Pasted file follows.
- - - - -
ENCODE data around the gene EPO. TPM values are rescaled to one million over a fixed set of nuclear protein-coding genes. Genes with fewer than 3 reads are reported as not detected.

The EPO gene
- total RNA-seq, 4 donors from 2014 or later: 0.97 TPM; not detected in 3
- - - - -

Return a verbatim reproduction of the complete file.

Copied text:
ENCODE data around the gene EPO. TPM values are rescaled to one million over a fixed set of nuclear protein-coding genes. Genes with fewer than 3 reads are reported as not detected.

The EPO gene
- total RNA-seq, 4 donors from 2014 or later: 0.97 TPM; not detected in 3